“It’s yet another piece of stickiness for the Apple ecosystem. If someone has an iPhone and iPad, and are then looking for a laptop, the ability to run their familiar mobile apps is yet another reason to opt for a MacBook,” Lovejoy writes. “A more efficient process will mean a lot more Mac apps, and that’s good news for consumers as well as developers. But it could also mean more iPad apps. A developer which currently offers only an iPhone app (waves to Instagram) may be more inclined to create an iPad version if that gets them a Mac app into the bargain.
“It’s a matter of when, rather than if, Macs make the switch from Intel to ARM. Apple’s long-term plan is to have its own custom-designed processors for Macs, just as it does for iPhones and iPads,” Lovejoy writes. “We’ve heard a suggestion that 2020 might be the year, but whether or not that proves to be the case, there’s little doubt that it’s coming soon.”
Read more in the full article here.
MacDailyNews Take: It’s a win-win all around, but only if the apps can move from iOS to Mac in a much more elegant fashion than they do today. The first Marzipan apps (from Apple, no less) — Home, News, Stocks and Voice Memos — are pretty rough. They are the red-headed stepchildren of Mac apps. Happily, we expect Marzipan apps and the tools to make them to get better rapidly as this marriage is important to Appel and they’re going to be hell-bent on making it work!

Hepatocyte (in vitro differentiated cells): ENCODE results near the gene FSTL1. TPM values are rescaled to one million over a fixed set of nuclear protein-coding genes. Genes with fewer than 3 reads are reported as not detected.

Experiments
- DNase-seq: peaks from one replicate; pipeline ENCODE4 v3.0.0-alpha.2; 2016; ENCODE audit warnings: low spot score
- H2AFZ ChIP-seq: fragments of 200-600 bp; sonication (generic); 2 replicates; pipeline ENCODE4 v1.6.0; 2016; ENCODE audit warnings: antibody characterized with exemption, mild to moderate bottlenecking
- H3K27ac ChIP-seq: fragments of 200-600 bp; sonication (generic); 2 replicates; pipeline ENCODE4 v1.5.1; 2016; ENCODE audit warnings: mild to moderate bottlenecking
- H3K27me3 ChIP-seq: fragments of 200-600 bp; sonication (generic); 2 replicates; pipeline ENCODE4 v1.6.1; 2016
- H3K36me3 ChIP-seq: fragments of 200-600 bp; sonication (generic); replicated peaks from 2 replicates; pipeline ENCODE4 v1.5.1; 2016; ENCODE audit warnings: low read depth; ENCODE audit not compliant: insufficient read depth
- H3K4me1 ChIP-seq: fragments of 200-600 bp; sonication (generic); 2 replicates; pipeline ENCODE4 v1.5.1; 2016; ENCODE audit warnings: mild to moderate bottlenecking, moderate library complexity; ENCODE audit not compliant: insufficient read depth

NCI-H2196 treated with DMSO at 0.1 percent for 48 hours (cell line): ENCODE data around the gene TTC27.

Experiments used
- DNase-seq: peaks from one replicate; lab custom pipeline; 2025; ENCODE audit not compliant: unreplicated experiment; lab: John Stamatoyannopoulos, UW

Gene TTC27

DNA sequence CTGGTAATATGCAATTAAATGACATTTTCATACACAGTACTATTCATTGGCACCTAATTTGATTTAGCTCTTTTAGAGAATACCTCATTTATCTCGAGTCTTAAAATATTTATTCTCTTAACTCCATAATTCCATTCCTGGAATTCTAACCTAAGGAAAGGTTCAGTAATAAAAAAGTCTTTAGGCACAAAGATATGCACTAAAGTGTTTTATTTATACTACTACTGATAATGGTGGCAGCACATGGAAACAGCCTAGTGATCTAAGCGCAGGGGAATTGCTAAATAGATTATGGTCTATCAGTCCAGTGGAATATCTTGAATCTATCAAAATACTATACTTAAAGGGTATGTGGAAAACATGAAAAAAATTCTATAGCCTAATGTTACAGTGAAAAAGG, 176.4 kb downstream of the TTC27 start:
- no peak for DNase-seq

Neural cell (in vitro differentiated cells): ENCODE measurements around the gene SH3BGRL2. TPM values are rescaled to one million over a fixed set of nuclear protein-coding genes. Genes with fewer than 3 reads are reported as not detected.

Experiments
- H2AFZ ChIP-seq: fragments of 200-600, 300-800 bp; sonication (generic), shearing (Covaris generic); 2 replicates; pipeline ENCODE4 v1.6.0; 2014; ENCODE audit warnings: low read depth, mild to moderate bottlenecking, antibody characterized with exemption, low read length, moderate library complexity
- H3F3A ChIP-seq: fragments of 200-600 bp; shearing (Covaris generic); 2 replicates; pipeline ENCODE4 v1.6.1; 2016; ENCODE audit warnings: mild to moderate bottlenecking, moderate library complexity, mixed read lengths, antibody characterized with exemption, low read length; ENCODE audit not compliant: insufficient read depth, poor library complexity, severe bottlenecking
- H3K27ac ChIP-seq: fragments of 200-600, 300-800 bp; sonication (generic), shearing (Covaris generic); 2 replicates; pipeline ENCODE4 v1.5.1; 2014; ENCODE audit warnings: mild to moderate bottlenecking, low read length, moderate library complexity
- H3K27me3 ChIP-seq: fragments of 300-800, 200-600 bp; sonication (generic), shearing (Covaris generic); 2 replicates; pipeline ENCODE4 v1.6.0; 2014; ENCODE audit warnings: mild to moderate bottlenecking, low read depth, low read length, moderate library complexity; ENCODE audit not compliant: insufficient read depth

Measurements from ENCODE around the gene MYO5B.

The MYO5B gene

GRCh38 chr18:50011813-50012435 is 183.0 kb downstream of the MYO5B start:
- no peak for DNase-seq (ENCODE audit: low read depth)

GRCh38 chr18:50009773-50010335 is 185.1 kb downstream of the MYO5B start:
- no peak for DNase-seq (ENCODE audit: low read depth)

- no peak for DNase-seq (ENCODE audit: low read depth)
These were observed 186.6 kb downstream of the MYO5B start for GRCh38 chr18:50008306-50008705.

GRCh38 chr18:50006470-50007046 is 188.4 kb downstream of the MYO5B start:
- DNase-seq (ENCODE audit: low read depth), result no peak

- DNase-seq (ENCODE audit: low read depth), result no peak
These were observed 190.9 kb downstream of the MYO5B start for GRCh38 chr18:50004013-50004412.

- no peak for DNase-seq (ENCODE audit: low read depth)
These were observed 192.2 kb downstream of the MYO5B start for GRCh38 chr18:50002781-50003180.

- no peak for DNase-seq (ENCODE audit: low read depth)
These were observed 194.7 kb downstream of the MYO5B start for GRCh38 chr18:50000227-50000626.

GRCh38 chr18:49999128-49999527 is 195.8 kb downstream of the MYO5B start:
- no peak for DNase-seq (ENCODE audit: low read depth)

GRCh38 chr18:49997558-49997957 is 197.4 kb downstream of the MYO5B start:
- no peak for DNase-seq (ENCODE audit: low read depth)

Think code convergence (more so than today) with UI modifications per device. A unified underlying codebase for Intel, Apple A-series, and, in Apple’s labs, likely other chips, too (just in case). This would allow for a single App Store for Mac, iPhone, and iPad users that features a mix of apps: Some that are touch-only, some that are Mac-only, and some that are universal (can run on both traditional notebooks and desktops as well as on multi-touch computers like iPhone, iPad, iPod touch, and – pretty please, Apple – Apple TV). Don’t be surprised to see Apple A-series-powered Macs, either. — MacDailyNews Take, January 9, 2014
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